So on Wednesday night I pushed ‘send’ on a rather significant email. It contained a rather hefty attachment – a 75,000 word document containing a story which might – depending on what the recipient thinks of it – one day turn into an actual book. The email was sent to an editor at Random House, who I pitched my idea to at the Romance Writers of New Zealand conference in August. She liked my idea and asked to see the full manuscript. So over the past couple of months I have been tidying and polishing the manuscript, which I finished my first draft of back in January.
It is a very satisfying feeling, I can tell you that. Sure, the editor may hate it – I may have to try heaps more publishers and they may all say the same thing – but they can’t take away the fact that I HAVE WRITTEN A BOOK! I am going to bask in the glory of that achievement for just a wee while, if you will allow me 😉
I have been addicted to reading and stories since I was a wee tyke. In fact, my proudest achievement to date is winning the ‘Book Worm Award’ in J2. I have a feeling the teacher may have invented the award – a certificate in the shape of a worm – just for me, which made it even cooler. I always had my nose in a book – either reading someone else’s story or writing one of my own. My favourite way to get back at catty friends – as I got older – was to extract my vengeance in fiction. Nothing horrible – just some slight inconvenience like being pushed off a boat or having a bunch of pimples appear on the day of a school social. But it felt like decent retaliation all the same.
As an adult I kept up my book reading, but also became engrossed in story conveyed via film, television and music (yes, I am one of those people who listens to song lyrics carefully…and no Eminem, I don’t like you much as a result ;-)). I have come to admire those who can craft compelling plots, carve interesting and likeable characters, and pluck brilliant and lyrical dialogue out of thin air. I have been inspired by the likes of Aaron Sorkin, Tina Fey, Nicholas Evans, Anita Shreve, Laini Taylor and Natalie Merchant. They all made me go ‘wow, that is impressive’ and at the same time ‘well, I wonder if I can do that?’
I was on holiday last year in Italy (the sun shone all week #firstworldproblems ;-)) and had time to sit back and ponder what I really wanted to do with my life. I knew I wasn’t using my creative side in my job – and was afraid that if it didn’t use it would atrophy. I also knew that being involved in creative things was what made me really happy. At the same time though the realist side of my brain reminded me that I really wanted to own a home and I needed to pay my bills. So throwing my job in and becoming an intern on a film crew probably wasn’t going to be practical.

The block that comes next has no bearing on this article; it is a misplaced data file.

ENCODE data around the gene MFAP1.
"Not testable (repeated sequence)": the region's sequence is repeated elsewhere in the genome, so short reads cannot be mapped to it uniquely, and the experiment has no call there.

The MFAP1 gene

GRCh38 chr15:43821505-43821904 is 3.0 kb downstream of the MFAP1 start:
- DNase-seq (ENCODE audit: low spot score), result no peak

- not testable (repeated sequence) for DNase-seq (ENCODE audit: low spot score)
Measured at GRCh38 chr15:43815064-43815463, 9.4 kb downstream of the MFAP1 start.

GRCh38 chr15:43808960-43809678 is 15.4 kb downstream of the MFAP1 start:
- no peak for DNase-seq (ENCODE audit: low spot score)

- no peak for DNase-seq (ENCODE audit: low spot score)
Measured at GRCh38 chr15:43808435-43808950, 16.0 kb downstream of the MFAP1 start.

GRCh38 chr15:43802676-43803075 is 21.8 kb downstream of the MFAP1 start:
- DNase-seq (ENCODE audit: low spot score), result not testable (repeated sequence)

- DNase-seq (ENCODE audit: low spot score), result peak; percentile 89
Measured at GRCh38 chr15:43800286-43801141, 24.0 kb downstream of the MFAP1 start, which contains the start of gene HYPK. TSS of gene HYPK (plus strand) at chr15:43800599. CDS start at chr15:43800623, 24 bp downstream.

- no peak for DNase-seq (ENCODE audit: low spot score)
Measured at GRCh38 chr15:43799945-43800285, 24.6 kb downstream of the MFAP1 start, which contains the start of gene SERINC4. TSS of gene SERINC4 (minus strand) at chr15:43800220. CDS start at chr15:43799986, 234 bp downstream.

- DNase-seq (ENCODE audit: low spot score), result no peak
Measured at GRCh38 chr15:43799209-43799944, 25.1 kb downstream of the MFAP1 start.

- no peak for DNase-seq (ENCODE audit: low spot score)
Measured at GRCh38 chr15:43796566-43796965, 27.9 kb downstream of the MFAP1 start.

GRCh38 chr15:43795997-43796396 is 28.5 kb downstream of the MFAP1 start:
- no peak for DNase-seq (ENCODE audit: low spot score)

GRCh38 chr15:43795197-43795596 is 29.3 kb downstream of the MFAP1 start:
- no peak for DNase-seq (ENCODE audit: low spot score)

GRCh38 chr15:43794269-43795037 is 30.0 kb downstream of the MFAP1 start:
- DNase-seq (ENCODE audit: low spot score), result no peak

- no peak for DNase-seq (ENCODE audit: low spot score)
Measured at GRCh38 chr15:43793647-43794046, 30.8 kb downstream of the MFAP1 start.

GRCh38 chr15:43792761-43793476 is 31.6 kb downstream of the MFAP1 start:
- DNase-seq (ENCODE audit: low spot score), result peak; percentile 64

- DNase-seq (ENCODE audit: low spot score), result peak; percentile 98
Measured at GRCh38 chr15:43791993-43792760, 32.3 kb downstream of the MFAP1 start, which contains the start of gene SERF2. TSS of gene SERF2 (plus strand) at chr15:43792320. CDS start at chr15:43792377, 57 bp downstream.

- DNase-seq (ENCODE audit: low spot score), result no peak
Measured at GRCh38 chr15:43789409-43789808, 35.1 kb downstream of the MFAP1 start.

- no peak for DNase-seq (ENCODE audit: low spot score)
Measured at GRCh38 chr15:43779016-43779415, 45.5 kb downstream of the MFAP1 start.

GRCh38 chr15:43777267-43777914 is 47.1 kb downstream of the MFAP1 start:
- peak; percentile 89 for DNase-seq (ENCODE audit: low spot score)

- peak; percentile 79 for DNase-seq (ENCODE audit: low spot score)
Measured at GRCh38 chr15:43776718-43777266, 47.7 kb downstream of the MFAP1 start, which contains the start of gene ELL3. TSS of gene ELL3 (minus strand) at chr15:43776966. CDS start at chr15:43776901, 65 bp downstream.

Luckily my sister in law came up with a brilliant suggestion – don’t give up your job, just give up a little of it. So I negotiated with my very flexible and enthusiastic boss and agreed to go down to a four day work week – to have Fridays to write. And for six months that is what I did. Spent Fridays at the desk in my father’s house looking out on my mother’s favourite magnolia tree and coming up with a fantastical story about match-making angels. And that is the story that was just sent to Random House.
Of course I didn’t do it on my own – writing is a mostly solitary process but not the whole way through. I had the support of many friends and family members along the way. One friend was a political consultant (while on maternity leave from the Beehive), another proofread every page and spotted things like ‘deserts’ when I meant ‘desserts’ (again while on maternity leave) and two lovely aunts did a full edit of my first three chapters – applying their wealth of library experience to my wee book. And I even forced a male friend to read it so that I could ensure my male characters were real enough. And many others read it and fed back and supported and encouraged.
So, I guess what I want to say is THANKS. And also – to anyone thinking ‘I wish I could do that’ – you really can. It isn’t so hard once you start. You just need a good idea, some time, a bit of dedication and good friends. The recipe to a happy life – and a finished book 🙂